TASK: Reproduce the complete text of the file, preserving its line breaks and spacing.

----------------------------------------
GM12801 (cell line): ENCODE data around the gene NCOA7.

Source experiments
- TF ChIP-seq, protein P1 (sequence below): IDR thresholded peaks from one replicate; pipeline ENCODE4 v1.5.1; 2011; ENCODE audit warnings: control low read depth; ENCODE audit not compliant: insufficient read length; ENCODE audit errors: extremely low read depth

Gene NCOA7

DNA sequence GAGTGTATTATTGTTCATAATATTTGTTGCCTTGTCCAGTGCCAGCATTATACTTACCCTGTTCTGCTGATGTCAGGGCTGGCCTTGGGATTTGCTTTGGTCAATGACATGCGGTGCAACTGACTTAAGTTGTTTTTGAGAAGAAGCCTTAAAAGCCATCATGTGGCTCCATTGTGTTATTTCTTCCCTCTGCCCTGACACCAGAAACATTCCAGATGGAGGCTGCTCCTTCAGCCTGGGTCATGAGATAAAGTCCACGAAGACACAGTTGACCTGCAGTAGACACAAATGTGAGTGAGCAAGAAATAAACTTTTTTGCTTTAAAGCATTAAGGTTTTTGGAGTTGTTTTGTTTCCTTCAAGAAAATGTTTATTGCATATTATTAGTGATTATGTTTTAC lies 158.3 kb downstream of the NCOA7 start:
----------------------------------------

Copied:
GM12801 (cell line): ENCODE data around the gene NCOA7.

Source experiments
- TF ChIP-seq, protein P1 (sequence below): IDR thresholded peaks from one replicate; pipeline ENCODE4 v1.5.1; 2011; ENCODE audit warnings: control low read depth; ENCODE audit not compliant: insufficient read length; ENCODE audit errors: extremely low read depth

Gene NCOA7

DNA sequence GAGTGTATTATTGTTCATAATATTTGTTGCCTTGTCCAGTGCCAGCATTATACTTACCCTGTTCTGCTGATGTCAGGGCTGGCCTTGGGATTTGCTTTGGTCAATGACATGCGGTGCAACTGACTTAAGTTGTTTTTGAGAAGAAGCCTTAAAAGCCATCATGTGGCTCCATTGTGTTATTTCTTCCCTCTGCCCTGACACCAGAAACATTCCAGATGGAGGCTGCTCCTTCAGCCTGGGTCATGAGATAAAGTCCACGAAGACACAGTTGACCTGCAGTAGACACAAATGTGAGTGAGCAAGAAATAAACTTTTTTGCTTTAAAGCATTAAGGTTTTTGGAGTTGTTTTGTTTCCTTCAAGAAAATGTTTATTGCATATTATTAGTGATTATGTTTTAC lies 158.3 kb downstream of the NCOA7 start: